Despite the turmoil, Mr. Yushchenko’s main focus in recent weeks has been on attacking Ms. Tymoshenko. He has issued presidential decrees blocking the majority of her decisions since she became prime minister for the second time in December. When a judge in Kiev ruled that his decree to dissolve the Parliament and call elections was illegal, Mr. Yushchenko disbanded the court.

“Yushchenko thinks he is God,” said Mikhail Pogrebinsky, a political analyst at a research and polling center in Kiev, pointing to Mr. Yushchenko’s visit last week to Istanbul, where he gave Patriarch Bartholomew I of the Eastern Orthodox Church a specially minted coin with his image on it, while at home his country’s currency plummeted.

Ms. Tymoshenko is also capable of political magic tricks. Last year she colluded with Mr. Yushchenko, withdrawing all her deputies from Parliament to give him legal justification for dissolving it and calling new elections.

Neither has ever liked the other. Ms. Tymoshenko, a former gas industry executive whose head is wreathed in a signature blond plait, is Ukraine’s political celebrity.

Mr. Yushchenko, a former banker whose own popularity has plunged, has lashed out. There are even hints of the political fight in Mr. Yushchenko’s infamous poisoning episode, which left his face pockmarked and ravaged in 2004: His political opponents have been called in for questioning in the case.

Ms. Tymoshenko came from Ukraine’s business world, where quick wits and bare knuckles made fortunes in the 1990s. But her aim appeared to be less money than power, and she later joined the government. She and Mr. Yushchenko led the revolution in 2004 with the motto, “bandits to prisons,” but they soon grew beholden to yet another set of wealthy men.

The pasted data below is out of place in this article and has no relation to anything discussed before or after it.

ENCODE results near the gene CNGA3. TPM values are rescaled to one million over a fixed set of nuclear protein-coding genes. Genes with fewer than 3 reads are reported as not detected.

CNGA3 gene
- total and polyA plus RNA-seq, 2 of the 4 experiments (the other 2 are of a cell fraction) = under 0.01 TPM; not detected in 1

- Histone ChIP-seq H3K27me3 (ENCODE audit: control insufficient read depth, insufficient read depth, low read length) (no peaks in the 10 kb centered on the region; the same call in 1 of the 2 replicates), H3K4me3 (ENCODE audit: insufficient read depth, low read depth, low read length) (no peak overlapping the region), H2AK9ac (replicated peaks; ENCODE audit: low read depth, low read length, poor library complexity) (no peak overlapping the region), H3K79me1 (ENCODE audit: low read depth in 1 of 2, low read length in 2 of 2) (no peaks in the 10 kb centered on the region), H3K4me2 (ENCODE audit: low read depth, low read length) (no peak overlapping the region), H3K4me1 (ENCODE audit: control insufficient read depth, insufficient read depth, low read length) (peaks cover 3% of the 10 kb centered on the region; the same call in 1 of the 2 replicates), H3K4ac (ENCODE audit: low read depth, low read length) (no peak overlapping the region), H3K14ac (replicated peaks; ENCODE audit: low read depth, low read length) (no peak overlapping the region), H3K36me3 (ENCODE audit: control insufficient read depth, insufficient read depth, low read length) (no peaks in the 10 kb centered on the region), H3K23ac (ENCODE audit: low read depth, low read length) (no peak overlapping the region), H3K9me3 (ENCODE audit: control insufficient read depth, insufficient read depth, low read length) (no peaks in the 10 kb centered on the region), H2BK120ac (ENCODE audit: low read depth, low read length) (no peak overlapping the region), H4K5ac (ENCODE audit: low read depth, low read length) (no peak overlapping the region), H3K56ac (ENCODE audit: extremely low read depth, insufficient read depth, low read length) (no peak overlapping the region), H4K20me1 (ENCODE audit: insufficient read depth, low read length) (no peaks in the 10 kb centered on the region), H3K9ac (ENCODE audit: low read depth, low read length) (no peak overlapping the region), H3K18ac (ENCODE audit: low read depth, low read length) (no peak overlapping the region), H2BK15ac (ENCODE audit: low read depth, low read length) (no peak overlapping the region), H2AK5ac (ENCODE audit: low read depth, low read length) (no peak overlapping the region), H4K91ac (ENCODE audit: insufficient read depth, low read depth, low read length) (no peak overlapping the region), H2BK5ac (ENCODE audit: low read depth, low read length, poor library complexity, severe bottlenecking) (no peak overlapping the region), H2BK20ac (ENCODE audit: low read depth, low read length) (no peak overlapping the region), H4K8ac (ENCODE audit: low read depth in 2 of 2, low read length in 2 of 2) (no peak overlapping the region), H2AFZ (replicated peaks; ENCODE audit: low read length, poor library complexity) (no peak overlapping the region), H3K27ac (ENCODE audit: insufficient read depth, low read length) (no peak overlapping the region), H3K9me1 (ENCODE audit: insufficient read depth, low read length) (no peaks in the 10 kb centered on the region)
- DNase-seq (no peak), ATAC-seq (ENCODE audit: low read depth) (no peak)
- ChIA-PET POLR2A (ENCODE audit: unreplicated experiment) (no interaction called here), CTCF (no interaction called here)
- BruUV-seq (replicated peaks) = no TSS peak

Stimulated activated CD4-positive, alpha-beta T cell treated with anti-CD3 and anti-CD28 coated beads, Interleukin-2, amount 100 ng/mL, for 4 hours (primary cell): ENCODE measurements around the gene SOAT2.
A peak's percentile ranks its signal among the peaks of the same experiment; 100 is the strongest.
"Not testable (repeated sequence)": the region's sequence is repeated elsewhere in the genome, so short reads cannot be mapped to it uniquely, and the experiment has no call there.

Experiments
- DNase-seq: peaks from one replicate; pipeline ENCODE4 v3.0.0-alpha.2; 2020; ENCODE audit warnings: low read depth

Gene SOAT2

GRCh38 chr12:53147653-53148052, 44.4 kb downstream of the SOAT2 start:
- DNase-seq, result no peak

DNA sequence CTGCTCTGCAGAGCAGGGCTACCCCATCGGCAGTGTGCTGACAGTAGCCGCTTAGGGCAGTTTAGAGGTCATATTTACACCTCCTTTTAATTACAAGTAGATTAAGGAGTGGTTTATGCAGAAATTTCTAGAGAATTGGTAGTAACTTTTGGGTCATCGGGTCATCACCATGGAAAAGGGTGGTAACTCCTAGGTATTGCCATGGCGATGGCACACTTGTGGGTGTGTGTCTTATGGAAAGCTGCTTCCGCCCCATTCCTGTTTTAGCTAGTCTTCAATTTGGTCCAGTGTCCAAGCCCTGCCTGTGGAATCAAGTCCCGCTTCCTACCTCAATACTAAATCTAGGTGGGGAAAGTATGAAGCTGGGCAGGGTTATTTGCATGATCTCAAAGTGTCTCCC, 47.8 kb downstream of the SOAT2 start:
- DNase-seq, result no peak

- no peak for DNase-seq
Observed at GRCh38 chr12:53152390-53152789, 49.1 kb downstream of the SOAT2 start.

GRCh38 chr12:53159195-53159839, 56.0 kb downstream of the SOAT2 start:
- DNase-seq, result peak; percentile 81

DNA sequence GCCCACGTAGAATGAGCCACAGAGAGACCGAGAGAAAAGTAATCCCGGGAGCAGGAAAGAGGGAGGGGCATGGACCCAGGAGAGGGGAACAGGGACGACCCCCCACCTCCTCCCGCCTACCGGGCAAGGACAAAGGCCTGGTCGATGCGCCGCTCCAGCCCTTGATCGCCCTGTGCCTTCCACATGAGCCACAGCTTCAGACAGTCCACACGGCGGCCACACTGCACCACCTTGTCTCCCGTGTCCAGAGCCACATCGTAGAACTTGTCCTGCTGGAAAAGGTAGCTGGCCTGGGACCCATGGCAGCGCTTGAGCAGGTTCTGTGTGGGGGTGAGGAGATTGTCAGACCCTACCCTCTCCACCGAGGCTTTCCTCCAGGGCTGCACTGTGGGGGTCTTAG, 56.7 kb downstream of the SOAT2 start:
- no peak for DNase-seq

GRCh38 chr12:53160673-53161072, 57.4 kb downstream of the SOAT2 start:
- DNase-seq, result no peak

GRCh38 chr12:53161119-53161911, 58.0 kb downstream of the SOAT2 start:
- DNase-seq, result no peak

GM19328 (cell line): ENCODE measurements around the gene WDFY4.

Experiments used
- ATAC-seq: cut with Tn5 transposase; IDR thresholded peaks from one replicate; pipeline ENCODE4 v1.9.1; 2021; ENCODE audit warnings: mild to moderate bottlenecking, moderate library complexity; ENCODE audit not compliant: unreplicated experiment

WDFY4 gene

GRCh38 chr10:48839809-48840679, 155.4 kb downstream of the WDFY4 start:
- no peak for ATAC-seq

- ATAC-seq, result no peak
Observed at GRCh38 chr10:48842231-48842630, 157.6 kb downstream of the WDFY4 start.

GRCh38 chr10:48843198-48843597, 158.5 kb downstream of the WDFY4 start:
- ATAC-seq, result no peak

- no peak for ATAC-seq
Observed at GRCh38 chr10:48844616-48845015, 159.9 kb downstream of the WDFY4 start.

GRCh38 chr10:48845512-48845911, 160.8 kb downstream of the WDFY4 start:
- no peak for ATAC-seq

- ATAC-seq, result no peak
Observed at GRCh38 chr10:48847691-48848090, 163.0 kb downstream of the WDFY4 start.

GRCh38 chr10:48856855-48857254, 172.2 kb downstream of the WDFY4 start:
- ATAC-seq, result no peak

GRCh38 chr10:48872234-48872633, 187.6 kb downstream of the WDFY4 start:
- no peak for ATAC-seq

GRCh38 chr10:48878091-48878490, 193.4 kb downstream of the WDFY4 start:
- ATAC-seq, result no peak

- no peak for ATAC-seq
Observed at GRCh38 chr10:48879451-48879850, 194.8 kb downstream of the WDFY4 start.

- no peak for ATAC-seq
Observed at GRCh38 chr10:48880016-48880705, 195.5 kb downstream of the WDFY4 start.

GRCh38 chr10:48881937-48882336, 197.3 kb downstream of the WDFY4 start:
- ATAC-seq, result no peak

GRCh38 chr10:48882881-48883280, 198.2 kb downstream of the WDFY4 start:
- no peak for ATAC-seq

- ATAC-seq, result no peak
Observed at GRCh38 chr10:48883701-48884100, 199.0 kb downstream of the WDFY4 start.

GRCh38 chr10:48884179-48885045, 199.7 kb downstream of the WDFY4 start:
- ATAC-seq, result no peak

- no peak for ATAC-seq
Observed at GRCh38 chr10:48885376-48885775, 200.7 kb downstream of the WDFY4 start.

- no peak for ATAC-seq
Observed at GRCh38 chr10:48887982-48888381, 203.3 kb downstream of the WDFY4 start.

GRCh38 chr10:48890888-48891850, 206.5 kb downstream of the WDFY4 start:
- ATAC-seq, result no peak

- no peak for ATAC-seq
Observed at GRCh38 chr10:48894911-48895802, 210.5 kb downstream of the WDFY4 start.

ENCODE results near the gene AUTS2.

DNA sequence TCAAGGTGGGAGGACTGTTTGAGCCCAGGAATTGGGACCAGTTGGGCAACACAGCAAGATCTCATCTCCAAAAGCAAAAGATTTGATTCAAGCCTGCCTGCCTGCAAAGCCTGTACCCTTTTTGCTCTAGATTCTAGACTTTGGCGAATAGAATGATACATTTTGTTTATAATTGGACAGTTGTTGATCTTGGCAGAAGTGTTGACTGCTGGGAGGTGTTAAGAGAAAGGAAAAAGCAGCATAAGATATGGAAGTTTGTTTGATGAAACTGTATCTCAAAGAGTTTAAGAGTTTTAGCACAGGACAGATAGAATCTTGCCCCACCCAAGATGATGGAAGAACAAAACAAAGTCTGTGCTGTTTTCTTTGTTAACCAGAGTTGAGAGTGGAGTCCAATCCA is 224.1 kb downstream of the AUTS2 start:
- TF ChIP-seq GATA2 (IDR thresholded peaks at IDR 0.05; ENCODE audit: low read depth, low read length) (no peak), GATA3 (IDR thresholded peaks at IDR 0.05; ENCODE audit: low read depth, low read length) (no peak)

Oleg O. Zarubinsky, a member of Parliament from an opposition party, put it bluntly: “Our political parties aren’t funded by membership fees.”

Oleksandr S. Donii, a Ukrainian lawmaker who led a popular student movement against the Soviet regime in 1990, compared Ukraine’s first-generation businessmen to divers dizzy with the bends. “The Ukrainian business elite was born too quickly,” he said, adding that “there was no sense of social responsibility.”

The country’s current predicament is not entirely the fault of its leaders. It runs much deeper, into the roots of Ukrainian society. Communism pitted citizens against one another, leaving people distrustful and incapable of the collective action that holds governments accountable in developed countries.

“We trust our brother, son, father, mother and godfather, but no one else,” said Ms. Mostova, the writer. “That’s our problem.”

That is why the Orange Revolution was so important: It seemed to break that pattern.
“People found their backbones,” Ms. Mostova said. “They cried in front of strangers.”

But after the protests ended, there was little follow-up. The crowd came together and then broke apart.

Still, the fact that it happened at all was a big step forward for Ukraine, which has been independent for only 17 years, and is now going through a period that Mr. Pogrebinsky compares to the tumultuous late 18th century in the United States, during the ratification of the Constitution.

The economic crisis, for all its pain, may also be a catalyst. Financial turmoil has swept out governments in Indonesia, Turkey and Russia in recent history, and even, many argue, the Soviet Union. Today’s Ukraine may be similarly susceptible.

Ms. Tymoshenko seems to realize this. In a television talk show about the economic crisis on Friday night, she extended a hand to Mr. Yushchenko. “Let’s for once not get into these political dogfights and come together as a national team with a united program, like the president said,” she declared. “Be a team in the face of this big global challenge.”

Mr. Yushchenko did not return the favor. He accused Ms. Tymoshenko’s government of accumulating debts from energy purchases “like fleas on a dog,” and of allowing inflation to rise.

“Who did it?” he railed. “The world crisis? Lies! The crisis is sitting right here.”